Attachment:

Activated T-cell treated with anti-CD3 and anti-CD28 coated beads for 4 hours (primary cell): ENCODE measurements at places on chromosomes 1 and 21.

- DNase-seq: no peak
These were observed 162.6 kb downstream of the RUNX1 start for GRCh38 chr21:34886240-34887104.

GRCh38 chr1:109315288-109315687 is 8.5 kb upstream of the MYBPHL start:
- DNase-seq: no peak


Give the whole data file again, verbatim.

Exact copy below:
Activated T-cell treated with anti-CD3 and anti-CD28 coated beads for 4 hours (primary cell): ENCODE measurements at places on chromosomes 1 and 21.

- DNase-seq: no peak
These were observed 162.6 kb downstream of the RUNX1 start for GRCh38 chr21:34886240-34887104.

GRCh38 chr1:109315288-109315687 is 8.5 kb upstream of the MYBPHL start:
- DNase-seq: no peak